Author: Crane, Stephen ; Minor, Wendell
Publication Date: 11/12/2009
Published thirty years after the Civil War, this "impressionistic" American classic tells a war story in a thoroughly modern way - without a trace of romanticizing. Through the eyes of ordinary soldier Henry Fleming, we follow his psychological turmoil, from the excitement of patriotism to the bloody realities of battle and his flight from it. In the end, he overcomes his fear and disillusionment, and fights with courage.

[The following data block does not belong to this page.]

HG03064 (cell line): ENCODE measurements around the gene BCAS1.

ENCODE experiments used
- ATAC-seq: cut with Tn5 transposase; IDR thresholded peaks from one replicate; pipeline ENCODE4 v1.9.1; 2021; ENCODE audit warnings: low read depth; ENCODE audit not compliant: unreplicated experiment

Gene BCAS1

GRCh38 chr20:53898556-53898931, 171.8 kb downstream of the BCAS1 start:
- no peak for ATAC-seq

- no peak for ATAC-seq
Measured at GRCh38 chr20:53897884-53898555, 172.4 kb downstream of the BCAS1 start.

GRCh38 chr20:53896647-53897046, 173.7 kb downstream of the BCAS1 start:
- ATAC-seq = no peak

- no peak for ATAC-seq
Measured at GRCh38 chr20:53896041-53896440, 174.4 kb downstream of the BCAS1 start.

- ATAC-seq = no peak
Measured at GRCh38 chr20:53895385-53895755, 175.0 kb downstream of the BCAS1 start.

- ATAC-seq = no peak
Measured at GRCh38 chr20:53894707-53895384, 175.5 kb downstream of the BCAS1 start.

This classic tale of a Union private in the Civil War focuses on young Henry Fleming's initiation into battle after spending his first few months in the army wondering if he will fight bravely when he faces his first battle. Once that battle comes, he is extremely well pleased by his initial performance. He responds as a member of the regiment, shooting and holding the line and finally feeling rage at the enemy as men around him fall and die. But in the midst of his self-congratulations, the battle starts up again and when other men begin to run away he follows them, certain that his side has lost and that the only thing he can do is escape the bullets. Then he hears a general exulting that the regiment has held the line, andnow separated from themhe ends up in a line of wounded men walking back for treatment. Another wounded man tries to help him, but certain that he is a coward and deeply ashamed of his behavior, he snaps at the man and abandons him. Later another retreating soldier whom he angers, bashes him in the head with his rifle, leaving him bloody and weak. Pretending he has been shot, he manages to return to his regiment. In the next battle he achieves a greater maturity, fighting fiercely, taking up the flag when the flag-bearer is shot, and urging the other men forward. After the battle this time, he considers his behavior more realistically and ends with a balanced awareness of his own strengths and shortcomings. A short additional section called "The Veteran" shows an elderly Henry surrounded by family and friends who admire him for his military service. On the day depicted, a drunken farmhand accidentally sets the barn on fire, and Henry demonstrates that he still practices the virtues of responsibility and heroism when he runs into the barn to save the horses and cattle, giving his life in his attempt to save two colts. The book brings the battles to life with the noise and smoke of rifle fire, the rough bark of the trees in the woods, and the sense of the chaos these young soldiers are lost in. Physically, the book's compact size and readable type should appeal to young adults, and the brief end sections about Stephen Crane, the Civil War itself, nine of the novel's characters, five discussion questions, six further activities, and a two-page glossary add useful material. Reviewer: Judy DaPolito